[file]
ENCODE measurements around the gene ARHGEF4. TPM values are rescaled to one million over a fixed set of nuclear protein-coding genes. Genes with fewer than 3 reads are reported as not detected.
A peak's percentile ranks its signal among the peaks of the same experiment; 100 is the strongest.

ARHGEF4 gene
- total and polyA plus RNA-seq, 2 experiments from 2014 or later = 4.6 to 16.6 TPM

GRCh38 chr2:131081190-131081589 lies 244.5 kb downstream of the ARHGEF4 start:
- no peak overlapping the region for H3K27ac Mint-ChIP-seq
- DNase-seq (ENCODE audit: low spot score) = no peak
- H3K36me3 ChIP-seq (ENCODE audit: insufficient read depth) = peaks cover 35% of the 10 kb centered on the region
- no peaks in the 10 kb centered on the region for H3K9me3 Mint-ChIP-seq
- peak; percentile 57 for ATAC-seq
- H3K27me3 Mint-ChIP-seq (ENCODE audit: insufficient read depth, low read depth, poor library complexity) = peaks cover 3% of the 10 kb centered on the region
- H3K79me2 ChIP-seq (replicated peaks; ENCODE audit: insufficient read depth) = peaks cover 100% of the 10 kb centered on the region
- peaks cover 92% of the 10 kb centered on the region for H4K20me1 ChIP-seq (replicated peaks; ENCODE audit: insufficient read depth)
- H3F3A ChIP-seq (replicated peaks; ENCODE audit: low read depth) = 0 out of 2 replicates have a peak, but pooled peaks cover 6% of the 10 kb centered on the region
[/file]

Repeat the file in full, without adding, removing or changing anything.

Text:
ENCODE measurements around the gene ARHGEF4. TPM values are rescaled to one million over a fixed set of nuclear protein-coding genes. Genes with fewer than 3 reads are reported as not detected.
A peak's percentile ranks its signal among the peaks of the same experiment; 100 is the strongest.

ARHGEF4 gene
- total and polyA plus RNA-seq, 2 experiments from 2014 or later = 4.6 to 16.6 TPM

GRCh38 chr2:131081190-131081589 lies 244.5 kb downstream of the ARHGEF4 start:
- no peak overlapping the region for H3K27ac Mint-ChIP-seq
- DNase-seq (ENCODE audit: low spot score) = no peak
- H3K36me3 ChIP-seq (ENCODE audit: insufficient read depth) = peaks cover 35% of the 10 kb centered on the region
- no peaks in the 10 kb centered on the region for H3K9me3 Mint-ChIP-seq
- peak; percentile 57 for ATAC-seq
- H3K27me3 Mint-ChIP-seq (ENCODE audit: insufficient read depth, low read depth, poor library complexity) = peaks cover 3% of the 10 kb centered on the region
- H3K79me2 ChIP-seq (replicated peaks; ENCODE audit: insufficient read depth) = peaks cover 100% of the 10 kb centered on the region
- peaks cover 92% of the 10 kb centered on the region for H4K20me1 ChIP-seq (replicated peaks; ENCODE audit: insufficient read depth)
- H3F3A ChIP-seq (replicated peaks; ENCODE audit: low read depth) = 0 out of 2 replicates have a peak, but pooled peaks cover 6% of the 10 kb centered on the region